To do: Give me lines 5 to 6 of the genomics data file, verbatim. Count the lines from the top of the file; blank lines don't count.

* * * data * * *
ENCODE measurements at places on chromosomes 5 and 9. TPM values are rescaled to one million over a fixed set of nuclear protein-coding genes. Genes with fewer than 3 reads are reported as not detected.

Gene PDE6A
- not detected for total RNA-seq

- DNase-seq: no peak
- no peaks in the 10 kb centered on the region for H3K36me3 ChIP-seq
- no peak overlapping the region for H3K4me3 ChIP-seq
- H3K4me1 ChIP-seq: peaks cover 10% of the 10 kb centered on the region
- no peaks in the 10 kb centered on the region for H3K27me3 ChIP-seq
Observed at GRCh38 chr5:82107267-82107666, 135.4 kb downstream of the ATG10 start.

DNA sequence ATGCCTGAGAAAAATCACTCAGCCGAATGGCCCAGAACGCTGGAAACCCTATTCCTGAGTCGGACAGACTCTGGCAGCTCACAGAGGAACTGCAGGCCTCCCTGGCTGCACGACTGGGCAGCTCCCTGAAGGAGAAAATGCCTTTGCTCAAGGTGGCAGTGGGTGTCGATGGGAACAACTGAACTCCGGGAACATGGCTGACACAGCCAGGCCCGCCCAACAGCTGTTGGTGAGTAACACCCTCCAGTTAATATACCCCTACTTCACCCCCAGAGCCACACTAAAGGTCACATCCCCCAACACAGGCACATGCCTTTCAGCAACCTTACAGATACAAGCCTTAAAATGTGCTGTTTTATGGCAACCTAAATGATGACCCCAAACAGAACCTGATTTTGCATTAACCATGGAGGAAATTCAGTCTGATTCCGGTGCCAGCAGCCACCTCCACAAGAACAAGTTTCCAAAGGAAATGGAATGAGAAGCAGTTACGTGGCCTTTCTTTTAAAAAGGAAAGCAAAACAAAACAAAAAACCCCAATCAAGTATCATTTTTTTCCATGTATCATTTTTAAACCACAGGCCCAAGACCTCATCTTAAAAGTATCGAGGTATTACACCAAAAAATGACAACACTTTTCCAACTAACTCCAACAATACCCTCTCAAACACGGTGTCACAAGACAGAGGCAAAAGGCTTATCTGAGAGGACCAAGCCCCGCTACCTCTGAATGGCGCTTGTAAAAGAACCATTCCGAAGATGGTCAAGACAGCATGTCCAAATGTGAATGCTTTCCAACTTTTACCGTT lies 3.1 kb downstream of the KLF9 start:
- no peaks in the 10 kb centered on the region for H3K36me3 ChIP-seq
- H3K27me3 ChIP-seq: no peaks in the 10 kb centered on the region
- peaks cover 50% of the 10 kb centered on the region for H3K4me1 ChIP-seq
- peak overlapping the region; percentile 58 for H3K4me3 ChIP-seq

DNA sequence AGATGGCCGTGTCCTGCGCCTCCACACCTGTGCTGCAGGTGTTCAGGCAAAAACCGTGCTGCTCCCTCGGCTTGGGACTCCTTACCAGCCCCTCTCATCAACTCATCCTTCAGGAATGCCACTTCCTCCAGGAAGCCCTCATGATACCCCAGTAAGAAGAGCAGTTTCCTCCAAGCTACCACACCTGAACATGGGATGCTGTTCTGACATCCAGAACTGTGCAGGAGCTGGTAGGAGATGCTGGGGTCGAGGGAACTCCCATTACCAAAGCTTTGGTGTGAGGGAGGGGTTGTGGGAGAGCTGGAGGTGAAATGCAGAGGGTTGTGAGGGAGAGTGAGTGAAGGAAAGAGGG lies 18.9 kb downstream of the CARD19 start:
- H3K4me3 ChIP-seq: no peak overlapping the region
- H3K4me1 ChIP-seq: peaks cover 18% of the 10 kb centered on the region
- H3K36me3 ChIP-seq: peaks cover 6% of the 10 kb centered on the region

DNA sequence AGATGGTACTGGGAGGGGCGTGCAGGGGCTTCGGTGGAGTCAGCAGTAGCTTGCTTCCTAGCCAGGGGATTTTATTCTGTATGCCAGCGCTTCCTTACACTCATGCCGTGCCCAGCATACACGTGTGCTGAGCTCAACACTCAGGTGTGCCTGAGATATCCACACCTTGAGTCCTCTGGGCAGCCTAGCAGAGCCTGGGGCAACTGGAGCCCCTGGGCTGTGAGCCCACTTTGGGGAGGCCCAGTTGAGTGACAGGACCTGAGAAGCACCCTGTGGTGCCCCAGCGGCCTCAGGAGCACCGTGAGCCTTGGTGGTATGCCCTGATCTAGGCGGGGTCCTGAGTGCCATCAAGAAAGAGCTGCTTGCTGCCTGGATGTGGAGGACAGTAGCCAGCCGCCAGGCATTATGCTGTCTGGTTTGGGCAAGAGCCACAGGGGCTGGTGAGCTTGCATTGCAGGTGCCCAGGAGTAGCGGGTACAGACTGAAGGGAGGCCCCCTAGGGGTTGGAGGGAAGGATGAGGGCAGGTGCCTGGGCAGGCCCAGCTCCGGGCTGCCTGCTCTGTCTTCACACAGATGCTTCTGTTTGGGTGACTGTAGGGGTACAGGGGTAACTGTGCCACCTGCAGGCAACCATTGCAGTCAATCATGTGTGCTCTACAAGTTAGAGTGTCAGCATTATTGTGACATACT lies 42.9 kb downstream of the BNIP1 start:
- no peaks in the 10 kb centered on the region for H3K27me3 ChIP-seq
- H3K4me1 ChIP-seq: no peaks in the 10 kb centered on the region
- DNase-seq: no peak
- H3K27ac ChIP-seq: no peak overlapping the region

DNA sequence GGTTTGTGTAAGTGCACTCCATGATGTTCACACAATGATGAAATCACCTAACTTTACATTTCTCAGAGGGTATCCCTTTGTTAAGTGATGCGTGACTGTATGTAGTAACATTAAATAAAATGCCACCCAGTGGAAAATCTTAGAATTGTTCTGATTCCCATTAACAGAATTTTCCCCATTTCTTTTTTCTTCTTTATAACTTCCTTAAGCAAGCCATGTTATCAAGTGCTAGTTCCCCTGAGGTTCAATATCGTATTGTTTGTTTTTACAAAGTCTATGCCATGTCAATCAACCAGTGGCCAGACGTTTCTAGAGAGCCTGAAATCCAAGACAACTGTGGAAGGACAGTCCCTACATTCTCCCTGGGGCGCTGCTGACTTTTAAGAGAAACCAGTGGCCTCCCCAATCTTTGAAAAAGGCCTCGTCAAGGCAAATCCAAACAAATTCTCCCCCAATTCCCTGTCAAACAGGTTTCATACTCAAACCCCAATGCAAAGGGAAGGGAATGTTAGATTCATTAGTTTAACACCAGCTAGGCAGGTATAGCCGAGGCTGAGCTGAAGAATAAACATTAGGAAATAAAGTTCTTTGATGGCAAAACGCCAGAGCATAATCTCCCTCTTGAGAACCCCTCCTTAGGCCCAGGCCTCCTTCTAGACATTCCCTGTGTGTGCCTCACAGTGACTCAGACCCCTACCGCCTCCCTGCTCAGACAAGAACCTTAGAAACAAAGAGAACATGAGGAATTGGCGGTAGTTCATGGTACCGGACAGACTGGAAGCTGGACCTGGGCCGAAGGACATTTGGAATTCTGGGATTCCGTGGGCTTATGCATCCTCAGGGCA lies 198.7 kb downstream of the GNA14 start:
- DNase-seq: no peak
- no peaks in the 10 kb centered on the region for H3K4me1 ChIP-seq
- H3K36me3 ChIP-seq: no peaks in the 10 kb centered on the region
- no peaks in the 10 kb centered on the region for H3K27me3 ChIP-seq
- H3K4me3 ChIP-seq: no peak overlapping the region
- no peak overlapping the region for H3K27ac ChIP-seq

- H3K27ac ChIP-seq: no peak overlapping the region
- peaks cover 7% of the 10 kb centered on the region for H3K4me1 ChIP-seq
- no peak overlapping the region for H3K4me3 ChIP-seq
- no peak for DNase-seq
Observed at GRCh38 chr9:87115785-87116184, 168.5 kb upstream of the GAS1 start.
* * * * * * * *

- no peaks in the 10 kb centered on the region for H3K36me3 ChIP-seq
- no peak overlapping the region for H3K4me3 ChIP-seq